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Old 06-10-2014, 12:11 PM
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Ciderman Male Ciderman is offline
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Default Hi Point 9mm Handgun

I was searching the internet yesterday and found a Hi Point 9mm Handgun here is the Gander Mountain link http://www.gandermountain.com/modper...ndgun&i=733319 and the Hi Point Manufacturer link http://hi-pointfirearms.com/handguns/handguns_9mm.html

I am looking for a a dream gun (very affordable, reliable and small enough to carry hidden in a pocket) if there is such a think. Has anyone had any experience (pro or con) with the Hi Point 9mm handgun? I am hopping this may be my "affordable" gun. Being like most others here on a strict budget. My main concern is being able to hide the gun either in my pockets or a easy accessible bag attached to my wheelchair this is not obvious a holster. All comments are greatly appreciated and thanks in advance.
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Old 06-10-2014, 01:58 PM
Sacalait50 Male Sacalait50 is offline
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Quote:
Originally Posted by Ciderman View Post
I was searching the internet yesterday and found a Hi Point 9mm Handgun here is the Gander Mountain link http://www.gandermountain.com/modper...ndgun&i=733319 and the Hi Point Manufacturer link http://hi-pointfirearms.com/handguns/handguns_9mm.html

I am looking for a a dream gun (very affordable, reliable and small enough to carry hidden in a pocket) if there is such a think. Has anyone had any experience (pro or con) with the Hi Point 9mm handgun? I am hopping this may be my "affordable" gun. Being like most others here on a strict budget. My main concern is being able to hide the gun either in my pockets or a easy accessible bag attached to my wheelchair this is not obvious a holster. All comments are greatly appreciated and thanks in advance.
http://www.thetruthaboutguns.com/201...c9-9mm-pistol/

What is your price range ? http://www.budsgunshop.com/catalog/p...ducts_id/25990

http://www.budsgunshop.com/catalog/p...ducts_id/73923

Buds has decent prices but you may find a better deal locally. My EDC pocket carry is a 38 snubby with Gold Dot Short Barrel ammo.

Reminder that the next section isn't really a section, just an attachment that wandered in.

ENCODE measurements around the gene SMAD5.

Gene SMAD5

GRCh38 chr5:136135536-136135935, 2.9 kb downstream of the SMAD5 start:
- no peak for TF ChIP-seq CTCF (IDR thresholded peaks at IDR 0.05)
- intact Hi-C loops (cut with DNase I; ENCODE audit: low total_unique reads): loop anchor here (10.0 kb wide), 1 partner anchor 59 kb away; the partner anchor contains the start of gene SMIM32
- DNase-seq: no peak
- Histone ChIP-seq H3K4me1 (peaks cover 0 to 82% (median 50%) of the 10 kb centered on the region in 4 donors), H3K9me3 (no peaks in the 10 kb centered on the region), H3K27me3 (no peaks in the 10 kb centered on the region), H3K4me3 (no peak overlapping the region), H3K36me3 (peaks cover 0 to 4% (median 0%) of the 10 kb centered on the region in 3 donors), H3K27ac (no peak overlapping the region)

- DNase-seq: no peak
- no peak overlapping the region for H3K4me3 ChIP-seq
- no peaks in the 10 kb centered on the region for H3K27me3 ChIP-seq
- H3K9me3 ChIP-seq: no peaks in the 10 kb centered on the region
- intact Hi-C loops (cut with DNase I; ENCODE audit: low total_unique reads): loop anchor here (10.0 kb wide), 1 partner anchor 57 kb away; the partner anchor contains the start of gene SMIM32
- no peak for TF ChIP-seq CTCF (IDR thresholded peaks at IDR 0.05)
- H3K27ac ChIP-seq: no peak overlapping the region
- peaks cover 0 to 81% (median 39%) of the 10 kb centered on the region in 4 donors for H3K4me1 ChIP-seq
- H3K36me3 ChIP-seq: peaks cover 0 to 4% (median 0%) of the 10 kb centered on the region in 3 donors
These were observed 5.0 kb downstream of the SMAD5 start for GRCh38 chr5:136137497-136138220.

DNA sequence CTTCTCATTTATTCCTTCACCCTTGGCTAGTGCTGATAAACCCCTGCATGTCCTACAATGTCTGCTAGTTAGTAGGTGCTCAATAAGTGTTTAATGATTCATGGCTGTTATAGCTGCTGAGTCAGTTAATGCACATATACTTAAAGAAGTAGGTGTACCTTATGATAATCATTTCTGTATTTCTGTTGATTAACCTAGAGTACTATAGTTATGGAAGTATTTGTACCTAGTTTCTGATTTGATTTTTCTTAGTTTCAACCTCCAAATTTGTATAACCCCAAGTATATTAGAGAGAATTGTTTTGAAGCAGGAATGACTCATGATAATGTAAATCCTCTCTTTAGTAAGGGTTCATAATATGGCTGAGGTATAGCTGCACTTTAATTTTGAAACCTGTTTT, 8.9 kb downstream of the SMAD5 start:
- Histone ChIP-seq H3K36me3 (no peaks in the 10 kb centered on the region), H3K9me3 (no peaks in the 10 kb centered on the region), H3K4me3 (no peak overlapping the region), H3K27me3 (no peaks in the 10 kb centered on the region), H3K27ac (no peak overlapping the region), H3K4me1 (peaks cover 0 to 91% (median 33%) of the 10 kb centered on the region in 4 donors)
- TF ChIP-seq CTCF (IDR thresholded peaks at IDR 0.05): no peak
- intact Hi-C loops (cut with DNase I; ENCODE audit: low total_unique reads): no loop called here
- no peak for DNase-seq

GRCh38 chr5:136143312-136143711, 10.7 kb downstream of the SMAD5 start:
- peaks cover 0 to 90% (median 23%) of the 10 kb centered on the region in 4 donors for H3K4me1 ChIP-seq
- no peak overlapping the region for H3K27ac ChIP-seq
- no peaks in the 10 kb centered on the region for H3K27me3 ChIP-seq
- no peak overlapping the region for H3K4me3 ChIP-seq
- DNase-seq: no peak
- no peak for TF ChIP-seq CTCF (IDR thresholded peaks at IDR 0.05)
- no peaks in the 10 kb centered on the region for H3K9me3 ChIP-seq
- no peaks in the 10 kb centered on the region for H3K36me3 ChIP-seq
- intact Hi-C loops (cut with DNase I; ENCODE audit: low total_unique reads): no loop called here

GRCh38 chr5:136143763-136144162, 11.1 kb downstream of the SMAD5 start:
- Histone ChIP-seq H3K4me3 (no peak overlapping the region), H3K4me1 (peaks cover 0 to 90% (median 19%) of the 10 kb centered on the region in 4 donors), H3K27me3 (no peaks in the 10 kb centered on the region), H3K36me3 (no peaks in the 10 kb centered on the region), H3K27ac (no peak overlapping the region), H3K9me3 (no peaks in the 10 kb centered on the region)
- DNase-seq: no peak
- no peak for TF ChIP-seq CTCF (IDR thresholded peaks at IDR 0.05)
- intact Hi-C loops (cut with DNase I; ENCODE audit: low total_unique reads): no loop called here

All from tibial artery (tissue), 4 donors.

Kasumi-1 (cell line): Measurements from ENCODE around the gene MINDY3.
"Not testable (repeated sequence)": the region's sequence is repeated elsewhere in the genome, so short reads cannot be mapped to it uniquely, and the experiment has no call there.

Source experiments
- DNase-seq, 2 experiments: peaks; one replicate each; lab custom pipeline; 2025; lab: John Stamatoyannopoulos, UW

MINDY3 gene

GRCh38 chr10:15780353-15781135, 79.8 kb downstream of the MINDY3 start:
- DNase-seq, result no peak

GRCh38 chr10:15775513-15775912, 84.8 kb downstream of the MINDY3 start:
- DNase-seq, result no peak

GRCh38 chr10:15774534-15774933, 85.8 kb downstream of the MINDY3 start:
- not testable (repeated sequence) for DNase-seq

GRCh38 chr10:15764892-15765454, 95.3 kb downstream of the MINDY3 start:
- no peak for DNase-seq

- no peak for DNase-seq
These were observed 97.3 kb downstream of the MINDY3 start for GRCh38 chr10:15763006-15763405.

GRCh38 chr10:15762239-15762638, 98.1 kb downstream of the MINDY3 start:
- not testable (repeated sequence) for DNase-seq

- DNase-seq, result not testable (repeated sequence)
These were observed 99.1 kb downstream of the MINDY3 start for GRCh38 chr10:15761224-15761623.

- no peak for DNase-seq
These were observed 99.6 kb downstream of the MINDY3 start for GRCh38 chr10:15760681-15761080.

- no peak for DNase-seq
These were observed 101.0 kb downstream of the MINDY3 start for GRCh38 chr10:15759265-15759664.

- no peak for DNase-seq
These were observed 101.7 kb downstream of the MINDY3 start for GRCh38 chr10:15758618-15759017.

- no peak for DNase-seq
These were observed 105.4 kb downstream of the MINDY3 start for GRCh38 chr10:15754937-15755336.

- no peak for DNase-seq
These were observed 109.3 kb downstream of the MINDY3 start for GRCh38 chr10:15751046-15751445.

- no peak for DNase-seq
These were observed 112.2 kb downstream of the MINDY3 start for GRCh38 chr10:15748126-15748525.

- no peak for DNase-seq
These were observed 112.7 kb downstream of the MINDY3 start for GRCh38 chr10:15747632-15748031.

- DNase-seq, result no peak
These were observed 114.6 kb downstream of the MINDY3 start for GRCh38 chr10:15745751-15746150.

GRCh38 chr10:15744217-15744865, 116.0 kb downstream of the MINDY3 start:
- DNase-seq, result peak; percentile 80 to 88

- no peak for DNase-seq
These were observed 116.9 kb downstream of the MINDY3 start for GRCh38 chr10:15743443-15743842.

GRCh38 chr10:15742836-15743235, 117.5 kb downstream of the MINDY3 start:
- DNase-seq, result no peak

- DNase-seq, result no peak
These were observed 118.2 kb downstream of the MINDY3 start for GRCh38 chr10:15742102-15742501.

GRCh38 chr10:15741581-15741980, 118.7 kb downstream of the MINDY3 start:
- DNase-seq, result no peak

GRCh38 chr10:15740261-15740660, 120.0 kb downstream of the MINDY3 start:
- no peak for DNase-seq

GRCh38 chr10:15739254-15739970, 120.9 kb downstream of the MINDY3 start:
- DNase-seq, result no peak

http://www.youtube.com/watch?v=k890Rio2oBY

With the .38 snubby I carry a 6 round strip. Five JHP plus one snake shot for poisonous snakes .
http://www.bianchi-intl.com/model-580-speed-strips

Last edited by Sacalait50; 06-10-2014 at 02:34 PM.
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  #3  
Old 06-10-2014, 04:23 PM
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Hi Point............

Do not walk. RUN away as fast as you can.

Cast metal parts and low quality steel, as well as poor machining practices.

Not worth the money at any price.
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Old 06-10-2014, 04:57 PM
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Not pretty and heavy.
They are cheap and there is a reason for that.
A lot of people hate them and have nothing good to say about them, but they sure seem to sell a lot of them.
All that said I have shot one in .40 and it worked as it should.
I have thought about getting one just to throw in my truck.
If you really want one shop around.
I've seen them for around $150.
Lifetime warranty and built like a brick.
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Old 06-10-2014, 10:14 PM
StockdaleDave Male StockdaleDave is offline
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Tough as nails. Ugly as Hell. Goes bang when you pull the trigger. Lots of positive reviews but a good amount of negative press because it is cheap and ugly. Brand name buyers hate it. If you don't like it don't buy it. It is heavy. For an inexpensive handgun it is not bad. If money is an issue personally I'd shop for a higher quality used gun if your life depends upon it.

In my area you get a new Smith & Wesson 9mm for $279-$299.
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Old 06-11-2014, 12:35 AM
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A guy at a machine shop I worked in once had one in 9mm....
He said it didn't feed, didn't eject....

He said if you had about 8 of them.... They might make a decent boat anchor... They may be better now...

I can't say I've heard bad things about there carbines.... But not any good reviews either....

Good luck...
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Old 07-13-2014, 02:07 PM
hunter88 hunter88 is offline
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I bought a 9mm High Point for $149 and have felt it was worth the money.

It's too big and too heavy for conceal carry, it's called the brick for a reason. But for a bedside, glove box, or tackle box type gun it is fine.

I agree gun purists don't like it, but it is made in Ohio and comes with a lifetime guarantee.

I did a Goggle search for a couple days on the High Point before buying my gun. There is some negative comments, but all seemed to come from gun purists or gun snobs, and people with little experience using a hand gun. Improper ejecting or loading seemed to come from people not shooting a handgun before and shooting with a limp wrist. Also the clip might push too hard in some cases, so you fill the clip and let it sit around that way for a while. The spring will lose some tension and the problem is solved in most cases. Also it seemed to me almost all problems came about with people having only shot the gun 50 times or less. Almost all complained they didn't get through a box of shells and had problems. When you talk to people that have shot hundreds of rounds through the gun it appears the gun breaks in well and any problem that may come up goes away. Also the type of ammo used makes a difference.